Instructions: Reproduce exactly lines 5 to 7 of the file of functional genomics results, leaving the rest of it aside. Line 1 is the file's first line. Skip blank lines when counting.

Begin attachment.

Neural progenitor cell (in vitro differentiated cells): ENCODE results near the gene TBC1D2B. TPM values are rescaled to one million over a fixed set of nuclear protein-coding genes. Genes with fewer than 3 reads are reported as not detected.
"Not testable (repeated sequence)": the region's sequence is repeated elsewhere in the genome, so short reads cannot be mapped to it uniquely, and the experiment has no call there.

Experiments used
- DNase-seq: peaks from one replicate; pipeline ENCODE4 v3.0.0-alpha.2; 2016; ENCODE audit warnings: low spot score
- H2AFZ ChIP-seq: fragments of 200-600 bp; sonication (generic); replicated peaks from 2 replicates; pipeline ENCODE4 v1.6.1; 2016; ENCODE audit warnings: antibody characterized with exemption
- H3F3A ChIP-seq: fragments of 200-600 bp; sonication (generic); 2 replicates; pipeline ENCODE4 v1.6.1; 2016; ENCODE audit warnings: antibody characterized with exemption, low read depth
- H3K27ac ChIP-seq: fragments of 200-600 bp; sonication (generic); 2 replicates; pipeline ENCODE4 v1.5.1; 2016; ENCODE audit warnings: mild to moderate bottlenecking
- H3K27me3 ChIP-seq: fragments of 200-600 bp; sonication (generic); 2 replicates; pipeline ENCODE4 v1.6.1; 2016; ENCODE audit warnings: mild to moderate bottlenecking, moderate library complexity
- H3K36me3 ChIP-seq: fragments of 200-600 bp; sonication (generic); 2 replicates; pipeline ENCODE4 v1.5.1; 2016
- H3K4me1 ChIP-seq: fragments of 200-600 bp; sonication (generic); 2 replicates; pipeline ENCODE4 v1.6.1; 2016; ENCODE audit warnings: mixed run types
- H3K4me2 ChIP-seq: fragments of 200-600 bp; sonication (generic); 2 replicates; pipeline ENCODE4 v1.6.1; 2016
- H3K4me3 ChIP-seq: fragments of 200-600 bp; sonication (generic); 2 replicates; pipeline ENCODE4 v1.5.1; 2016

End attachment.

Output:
- H2AFZ ChIP-seq: fragments of 200-600 bp; sonication (generic); replicated peaks from 2 replicates; pipeline ENCODE4 v1.6.1; 2016; ENCODE audit warnings: antibody characterized with exemption
- H3F3A ChIP-seq: fragments of 200-600 bp; sonication (generic); 2 replicates; pipeline ENCODE4 v1.6.1; 2016; ENCODE audit warnings: antibody characterized with exemption, low read depth
- H3K27ac ChIP-seq: fragments of 200-600 bp; sonication (generic); 2 replicates; pipeline ENCODE4 v1.5.1; 2016; ENCODE audit warnings: mild to moderate bottlenecking